In order to create the right pH in the mouth, there needs to be less bad bacteria than good bacteria. Cosmetic dentist Angela Britt, DMD explains that we all have bad bacteria in the mouth, which produces by-products that colonize and sit on the teeth and gums, causing infection. “The pH of the saliva in the mouth affects how the bacteria exist.” Your dentist can perform a saliva test to determine the pH level of your saliva—6.5 to 7.5 pH is considered normal.
Why It Happens:
The single cause of bleeding gums is an underlying infection in them, which causes them to become inflamed. “When the gums bleed, which is most common during brushing, this signals that there is inflammation around the teeth, which may involve the supporting bone as well,” says cosmetic dentist Ronald Goldstein, DDS. Once the gums become irritated and swollen, they aren’t able to grip the teeth properly and the teeth become loose and decayed—sometimes the teeth even fall out. Besides bleeding, the gums may also excrete pus, which means there is a deep infection in the gums.
How To Prevent It
Like all gum problems, bleeding gums can be minimized with proper oral hygiene. “The main object is to remove the plaque daily before it hardens and turns into hard-to-remove calculus or tarter,” says Dr. Goldstein.
How To Fix It
Besides proper at-home care, your dentist can use ultrasonic tools to get at the bacteria and infection in the gums. There’s also laser surgery, which targets just the inflamed and damaged gums. “With laser surgery we use a local anesthetic and since there is no cutting, sewing or recovery, patients can go back to work that day. It can take up to one year for the gums to heal since the problem treated was underneath the gums,” says New York periodontist, Neil S. Lehrman, DDS. In cases where the tooth has started to rot away and there is bone loss, the damaged teeth may need to be removed and replaced with dental implants.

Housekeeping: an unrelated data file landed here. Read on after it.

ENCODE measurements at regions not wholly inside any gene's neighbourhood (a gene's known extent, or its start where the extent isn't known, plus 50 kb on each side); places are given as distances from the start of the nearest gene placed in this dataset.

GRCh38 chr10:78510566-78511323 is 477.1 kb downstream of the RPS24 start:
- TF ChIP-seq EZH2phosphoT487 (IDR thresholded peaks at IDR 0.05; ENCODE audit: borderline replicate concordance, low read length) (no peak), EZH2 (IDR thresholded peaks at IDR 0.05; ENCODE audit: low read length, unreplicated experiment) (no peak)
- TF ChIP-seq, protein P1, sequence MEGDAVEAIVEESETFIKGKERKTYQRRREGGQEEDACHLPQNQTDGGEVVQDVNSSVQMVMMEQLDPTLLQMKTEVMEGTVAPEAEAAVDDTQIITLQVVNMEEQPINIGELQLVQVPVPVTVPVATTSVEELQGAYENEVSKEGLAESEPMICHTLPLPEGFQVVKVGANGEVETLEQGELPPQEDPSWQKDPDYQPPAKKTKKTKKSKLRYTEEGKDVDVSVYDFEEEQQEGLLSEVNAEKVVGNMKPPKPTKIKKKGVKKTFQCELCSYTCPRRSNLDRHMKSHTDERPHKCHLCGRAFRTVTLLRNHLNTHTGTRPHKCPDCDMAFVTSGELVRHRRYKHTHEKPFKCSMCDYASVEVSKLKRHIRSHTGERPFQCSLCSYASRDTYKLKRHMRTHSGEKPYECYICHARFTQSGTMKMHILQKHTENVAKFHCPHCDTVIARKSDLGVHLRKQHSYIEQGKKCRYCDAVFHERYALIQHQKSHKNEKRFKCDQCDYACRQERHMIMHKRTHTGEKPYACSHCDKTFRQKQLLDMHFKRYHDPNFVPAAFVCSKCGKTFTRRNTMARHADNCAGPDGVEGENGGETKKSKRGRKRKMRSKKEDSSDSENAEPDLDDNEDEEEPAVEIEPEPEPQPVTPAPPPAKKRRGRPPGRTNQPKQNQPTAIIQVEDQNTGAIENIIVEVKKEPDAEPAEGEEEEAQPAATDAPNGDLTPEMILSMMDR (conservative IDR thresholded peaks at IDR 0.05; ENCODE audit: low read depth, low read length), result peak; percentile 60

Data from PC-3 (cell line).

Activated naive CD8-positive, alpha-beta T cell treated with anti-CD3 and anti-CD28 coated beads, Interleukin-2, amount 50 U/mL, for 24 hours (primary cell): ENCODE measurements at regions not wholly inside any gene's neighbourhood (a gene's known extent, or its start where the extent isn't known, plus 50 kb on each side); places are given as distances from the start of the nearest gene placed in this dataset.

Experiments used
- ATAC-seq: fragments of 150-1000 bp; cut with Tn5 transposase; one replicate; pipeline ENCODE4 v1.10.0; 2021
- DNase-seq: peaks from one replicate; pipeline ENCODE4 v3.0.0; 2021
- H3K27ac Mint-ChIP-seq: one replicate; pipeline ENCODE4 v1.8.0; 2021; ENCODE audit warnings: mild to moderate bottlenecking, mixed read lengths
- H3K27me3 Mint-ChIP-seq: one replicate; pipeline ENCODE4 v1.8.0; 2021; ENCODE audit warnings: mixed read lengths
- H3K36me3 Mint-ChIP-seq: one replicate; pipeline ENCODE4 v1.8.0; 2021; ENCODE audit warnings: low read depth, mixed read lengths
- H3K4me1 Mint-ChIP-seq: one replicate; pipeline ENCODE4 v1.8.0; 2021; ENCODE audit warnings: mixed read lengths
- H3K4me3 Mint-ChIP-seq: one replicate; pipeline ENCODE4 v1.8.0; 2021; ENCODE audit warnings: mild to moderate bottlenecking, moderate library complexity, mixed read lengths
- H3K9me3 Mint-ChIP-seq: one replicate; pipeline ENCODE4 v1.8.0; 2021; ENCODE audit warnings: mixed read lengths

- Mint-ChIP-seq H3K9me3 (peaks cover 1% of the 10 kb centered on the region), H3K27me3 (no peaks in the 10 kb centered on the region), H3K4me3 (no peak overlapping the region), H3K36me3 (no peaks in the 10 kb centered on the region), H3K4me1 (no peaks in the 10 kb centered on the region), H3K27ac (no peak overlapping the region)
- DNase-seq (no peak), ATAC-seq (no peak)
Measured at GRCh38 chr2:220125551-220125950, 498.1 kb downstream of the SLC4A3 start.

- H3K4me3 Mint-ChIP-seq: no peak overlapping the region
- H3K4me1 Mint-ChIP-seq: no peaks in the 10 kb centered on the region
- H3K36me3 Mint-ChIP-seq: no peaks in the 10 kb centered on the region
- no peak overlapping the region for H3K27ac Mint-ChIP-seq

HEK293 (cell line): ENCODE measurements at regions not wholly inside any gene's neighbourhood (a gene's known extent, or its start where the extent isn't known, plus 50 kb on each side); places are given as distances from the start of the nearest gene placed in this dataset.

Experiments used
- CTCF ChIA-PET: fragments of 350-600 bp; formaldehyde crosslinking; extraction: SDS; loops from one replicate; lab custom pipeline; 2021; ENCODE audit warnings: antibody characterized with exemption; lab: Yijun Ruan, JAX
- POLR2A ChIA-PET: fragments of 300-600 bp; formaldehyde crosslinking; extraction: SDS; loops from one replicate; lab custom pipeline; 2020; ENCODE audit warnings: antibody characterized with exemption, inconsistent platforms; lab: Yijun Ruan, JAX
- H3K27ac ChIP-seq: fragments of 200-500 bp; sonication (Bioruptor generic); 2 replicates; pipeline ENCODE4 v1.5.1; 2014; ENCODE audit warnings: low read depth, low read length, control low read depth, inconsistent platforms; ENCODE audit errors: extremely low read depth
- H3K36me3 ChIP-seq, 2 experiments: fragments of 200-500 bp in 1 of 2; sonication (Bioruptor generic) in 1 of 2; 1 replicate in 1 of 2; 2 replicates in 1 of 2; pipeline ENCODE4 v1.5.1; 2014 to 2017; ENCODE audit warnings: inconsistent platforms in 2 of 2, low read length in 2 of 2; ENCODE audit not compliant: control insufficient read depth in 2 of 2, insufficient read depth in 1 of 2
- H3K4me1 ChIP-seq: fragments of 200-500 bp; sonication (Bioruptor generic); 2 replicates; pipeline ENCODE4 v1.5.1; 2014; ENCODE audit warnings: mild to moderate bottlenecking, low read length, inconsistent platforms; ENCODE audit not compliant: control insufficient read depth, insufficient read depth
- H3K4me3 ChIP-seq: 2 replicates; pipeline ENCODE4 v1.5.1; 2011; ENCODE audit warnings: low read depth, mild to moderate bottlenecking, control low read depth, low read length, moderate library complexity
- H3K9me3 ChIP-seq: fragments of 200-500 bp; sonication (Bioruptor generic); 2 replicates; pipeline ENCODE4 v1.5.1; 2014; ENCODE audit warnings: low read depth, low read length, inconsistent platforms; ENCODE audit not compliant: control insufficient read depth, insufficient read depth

Excessive Gum Tissue
Why It Happens
Your teeth may be straight and white, but if you smile and more than two millimeters of gum show, that excessive gum tissue can take away from the overall beauty of your smile. More of a structural problem than anything else, a gummy smile, “Is nothing more than excessive gum tissue. There are several reasons why it happens, but usually it’s developmental,” says Timothy Chase. When the teeth and gums are forming in adolescence, either the teeth never came all the way down through the gums, the gums didn’t withdraw properly like they should or the entire upper jaw came down too much when it was developing.
How To Prevent It:
Since a gummy smile is the result of how the gums, teeth and structure of the mouth are formed, there is little that can be done to prevent it from occurring.
How to Fix It:
If your gums show more than one to two millimeters when you smile, your dentist may recommend removing the excess gum with a gum lift. Using a laser, the procedure carves away the extra tissue, giving the teeth more of an ideal shape. “The laser removes the tissue to expose more of the crown to even out the height of the tissue,” says Dr. Britt. Some patients require more extensive reduction of the tissue. For these cases, a crown lengthening procedure can be performed where the tissue around each individual tooth is contoured by lifting the tissue up and placing it higher on the bone.
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